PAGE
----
Address: 1037 W. Juneau Ave.
Opened: April 2017
What’s on tap: A mix of new and old recipes highlighted by Andeker German Helles.
Reason to go: Take a trip back in history to a Pabst Brewing complex that almost went the way of the dinosaur.
They don’t brew Pabst Blue Ribbon here, but they are recreating old recipes like Andeker and Old Tankard Ale. Those brews seem to be right at home in a stunningly renovated church that dates back to the late 1800s. The brewpub is a big part of the resurgence of an area that was nearly left for dead after Pabst pulled up stakes in 1996.
Address: 2244 W. Bluemound Rd., Waukesha
Opened: September 2015
What’s on tap: 2016 Great American Beer Fest gold medal winner Paradocs Red Imperial IPA.
Reason to go: Paradocs is one good reason, but so is a food truck in back that serves up excellent pizza.
Raised Grain opened just before Milwaukee’s 2016 brewery boom, but despite missing out on the hype associated with the brewery explosion Raised Grain has done just fine—a gold medal at GABF, the ability to draw long lines of beer fans for limited releases, etc. What started as a small spot in a Waukesha strip mall has expanded production to a 20,000-square-foot facility down the road.
Address: 1505 W. St. Paul Ave.
Opened: September 2016
What’s on tap: A slew of juicy IPAs and the occasional experiment gone right like Milwaukee Mule, a refreshing summer sour wheat ale made with ginger and lime.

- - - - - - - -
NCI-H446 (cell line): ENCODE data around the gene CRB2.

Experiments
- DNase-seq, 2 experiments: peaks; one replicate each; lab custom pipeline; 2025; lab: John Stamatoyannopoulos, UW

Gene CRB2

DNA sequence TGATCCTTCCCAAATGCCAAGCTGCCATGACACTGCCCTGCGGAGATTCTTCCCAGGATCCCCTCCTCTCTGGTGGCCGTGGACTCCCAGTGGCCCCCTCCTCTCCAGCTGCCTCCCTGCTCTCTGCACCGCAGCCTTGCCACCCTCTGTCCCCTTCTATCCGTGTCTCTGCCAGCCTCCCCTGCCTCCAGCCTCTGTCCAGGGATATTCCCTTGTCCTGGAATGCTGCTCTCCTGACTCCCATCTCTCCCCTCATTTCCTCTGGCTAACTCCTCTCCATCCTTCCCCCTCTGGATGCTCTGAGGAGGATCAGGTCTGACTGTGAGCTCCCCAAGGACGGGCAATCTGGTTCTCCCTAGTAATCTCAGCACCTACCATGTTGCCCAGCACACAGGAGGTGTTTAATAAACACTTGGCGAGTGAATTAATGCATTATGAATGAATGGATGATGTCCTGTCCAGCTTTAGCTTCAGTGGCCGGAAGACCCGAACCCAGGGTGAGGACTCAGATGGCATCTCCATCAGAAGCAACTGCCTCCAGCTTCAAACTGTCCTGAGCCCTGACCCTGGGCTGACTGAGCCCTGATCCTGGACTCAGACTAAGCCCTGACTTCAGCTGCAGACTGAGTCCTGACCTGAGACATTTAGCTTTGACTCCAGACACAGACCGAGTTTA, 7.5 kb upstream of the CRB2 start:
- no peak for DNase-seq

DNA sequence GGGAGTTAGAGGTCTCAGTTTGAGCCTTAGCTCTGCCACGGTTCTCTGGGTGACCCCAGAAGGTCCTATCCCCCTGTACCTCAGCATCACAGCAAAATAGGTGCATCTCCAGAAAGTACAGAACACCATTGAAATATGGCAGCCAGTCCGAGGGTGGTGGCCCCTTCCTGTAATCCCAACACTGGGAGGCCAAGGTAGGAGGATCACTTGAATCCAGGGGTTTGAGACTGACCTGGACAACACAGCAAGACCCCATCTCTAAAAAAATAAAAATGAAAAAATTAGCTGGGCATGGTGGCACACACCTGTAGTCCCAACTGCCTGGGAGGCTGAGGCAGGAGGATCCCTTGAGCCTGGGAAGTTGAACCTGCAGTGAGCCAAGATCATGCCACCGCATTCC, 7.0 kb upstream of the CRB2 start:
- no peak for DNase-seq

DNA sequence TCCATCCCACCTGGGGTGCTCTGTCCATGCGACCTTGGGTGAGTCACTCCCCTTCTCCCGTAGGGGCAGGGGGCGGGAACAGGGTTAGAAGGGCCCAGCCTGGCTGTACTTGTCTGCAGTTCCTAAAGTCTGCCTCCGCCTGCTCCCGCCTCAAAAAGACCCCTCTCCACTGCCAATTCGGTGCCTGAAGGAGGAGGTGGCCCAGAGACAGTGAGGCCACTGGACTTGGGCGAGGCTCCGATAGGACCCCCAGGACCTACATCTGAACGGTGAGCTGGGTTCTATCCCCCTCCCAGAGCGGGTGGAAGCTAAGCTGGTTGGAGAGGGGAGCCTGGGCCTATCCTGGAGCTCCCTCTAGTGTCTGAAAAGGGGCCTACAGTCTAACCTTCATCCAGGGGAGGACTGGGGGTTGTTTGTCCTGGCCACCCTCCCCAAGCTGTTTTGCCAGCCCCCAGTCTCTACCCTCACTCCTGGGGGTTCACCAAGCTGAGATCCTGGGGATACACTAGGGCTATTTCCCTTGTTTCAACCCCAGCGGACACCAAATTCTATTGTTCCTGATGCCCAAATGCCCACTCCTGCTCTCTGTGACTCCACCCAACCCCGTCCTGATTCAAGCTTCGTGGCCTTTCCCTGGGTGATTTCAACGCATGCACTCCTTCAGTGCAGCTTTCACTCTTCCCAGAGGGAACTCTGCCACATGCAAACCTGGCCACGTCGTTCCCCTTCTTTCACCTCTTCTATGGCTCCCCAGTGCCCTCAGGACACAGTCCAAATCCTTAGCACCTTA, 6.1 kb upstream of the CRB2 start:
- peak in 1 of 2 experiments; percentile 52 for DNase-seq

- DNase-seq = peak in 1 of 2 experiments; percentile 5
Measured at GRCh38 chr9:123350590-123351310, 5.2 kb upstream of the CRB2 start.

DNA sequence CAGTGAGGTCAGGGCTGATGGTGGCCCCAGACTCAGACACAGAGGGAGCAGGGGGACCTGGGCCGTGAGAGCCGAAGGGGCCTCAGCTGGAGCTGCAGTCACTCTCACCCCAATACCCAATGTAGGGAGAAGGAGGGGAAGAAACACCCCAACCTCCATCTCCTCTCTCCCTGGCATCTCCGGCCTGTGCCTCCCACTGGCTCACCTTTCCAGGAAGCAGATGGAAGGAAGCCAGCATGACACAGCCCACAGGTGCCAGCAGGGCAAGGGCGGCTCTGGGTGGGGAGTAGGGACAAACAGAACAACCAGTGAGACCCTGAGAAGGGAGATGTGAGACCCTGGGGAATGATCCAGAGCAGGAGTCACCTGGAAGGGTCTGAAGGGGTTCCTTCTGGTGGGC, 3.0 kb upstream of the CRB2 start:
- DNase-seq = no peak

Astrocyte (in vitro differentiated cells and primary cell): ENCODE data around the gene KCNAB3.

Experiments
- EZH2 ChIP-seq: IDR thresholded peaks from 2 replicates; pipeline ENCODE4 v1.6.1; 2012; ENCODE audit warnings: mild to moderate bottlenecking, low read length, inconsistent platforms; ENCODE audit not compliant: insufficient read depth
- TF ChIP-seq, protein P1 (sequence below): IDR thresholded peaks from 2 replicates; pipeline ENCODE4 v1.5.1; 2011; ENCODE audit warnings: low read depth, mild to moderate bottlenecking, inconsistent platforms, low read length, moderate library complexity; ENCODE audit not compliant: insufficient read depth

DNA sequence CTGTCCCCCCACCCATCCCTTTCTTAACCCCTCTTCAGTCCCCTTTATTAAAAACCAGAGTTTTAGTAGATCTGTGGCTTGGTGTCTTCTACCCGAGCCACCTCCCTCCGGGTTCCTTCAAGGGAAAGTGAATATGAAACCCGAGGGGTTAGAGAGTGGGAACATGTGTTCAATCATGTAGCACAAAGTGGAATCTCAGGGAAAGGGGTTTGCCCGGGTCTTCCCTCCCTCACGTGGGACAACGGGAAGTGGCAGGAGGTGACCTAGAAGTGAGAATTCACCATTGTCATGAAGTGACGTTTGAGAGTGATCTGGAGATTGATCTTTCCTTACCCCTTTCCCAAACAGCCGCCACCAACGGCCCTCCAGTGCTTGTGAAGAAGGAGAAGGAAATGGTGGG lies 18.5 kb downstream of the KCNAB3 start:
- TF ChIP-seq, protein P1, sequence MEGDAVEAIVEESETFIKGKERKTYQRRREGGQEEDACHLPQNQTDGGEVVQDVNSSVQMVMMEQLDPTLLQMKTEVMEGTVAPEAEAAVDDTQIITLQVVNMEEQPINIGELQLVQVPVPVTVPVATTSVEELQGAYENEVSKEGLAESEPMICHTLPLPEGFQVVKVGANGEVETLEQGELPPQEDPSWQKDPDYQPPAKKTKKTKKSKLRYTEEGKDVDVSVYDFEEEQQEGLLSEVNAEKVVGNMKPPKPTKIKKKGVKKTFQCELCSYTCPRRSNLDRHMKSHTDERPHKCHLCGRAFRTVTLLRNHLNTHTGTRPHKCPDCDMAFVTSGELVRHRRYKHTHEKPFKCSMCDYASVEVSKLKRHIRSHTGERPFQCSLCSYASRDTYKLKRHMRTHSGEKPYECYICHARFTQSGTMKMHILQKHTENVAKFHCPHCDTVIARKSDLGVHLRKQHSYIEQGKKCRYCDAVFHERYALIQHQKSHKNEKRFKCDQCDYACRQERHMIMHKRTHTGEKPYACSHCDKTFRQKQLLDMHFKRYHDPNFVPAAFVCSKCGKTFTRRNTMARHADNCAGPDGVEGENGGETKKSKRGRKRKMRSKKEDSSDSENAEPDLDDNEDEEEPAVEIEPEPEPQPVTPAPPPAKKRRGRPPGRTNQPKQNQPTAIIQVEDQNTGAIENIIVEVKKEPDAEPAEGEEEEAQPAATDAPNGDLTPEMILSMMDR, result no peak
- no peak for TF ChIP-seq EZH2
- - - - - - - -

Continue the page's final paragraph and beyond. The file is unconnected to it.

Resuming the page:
Reason to go: The cool warehouse space has plenty of room for large groups and a beer garden that doesn’t disappoint.
Kevin Wright has an impressive brewing resume that includes a stint at the Master Brewing Program at UC-Davis and a long stay at Hangar 24 Brewery in Redlands, California. A fair amount of hops goes into the brew kettles here, and that’s a good thing.
Address: 1024 S. 5th St.
Opened: April 2016
What’s on tap: More than a dozen different brews, which is a lot considering Urban Harvest has a relatively small two-barrel system.
Reason to go: It’s cozy, and because it’s just a short walk to Brenner Brewery (706 S. 5th St.) and MobCraft (505 S. 5th St.) you can make a crawl out of it.
Urban Harvest feels like a friendly neighborhood bar. The intiving old storefront oozes character and includes plenty of Cream City brick and huge windows that look out onto a quiet Fifth Street. Brewer Steve Pribek is comfortable creating plenty of styles of beer, which is a good thing.
Address: 1825 S. 72nd St.
Opened: April 2017
What’s on tap: A variety of brews named after notable West Allis names and events. Try the Western Days Vienna Lager.
Reason to go: Owner Erik Dorfner is as enthusiastic about his job as anyone you’ll ever meet.
The first brewery ever to open in West Allis is tucked on the edge of a quaint ‘Stallis neighborhood. Dorfner, a native, brings a friendly corner pub vibe to his young brewery. With 6,000 square feet to work with expect Dorfner to expand his production and tap selection.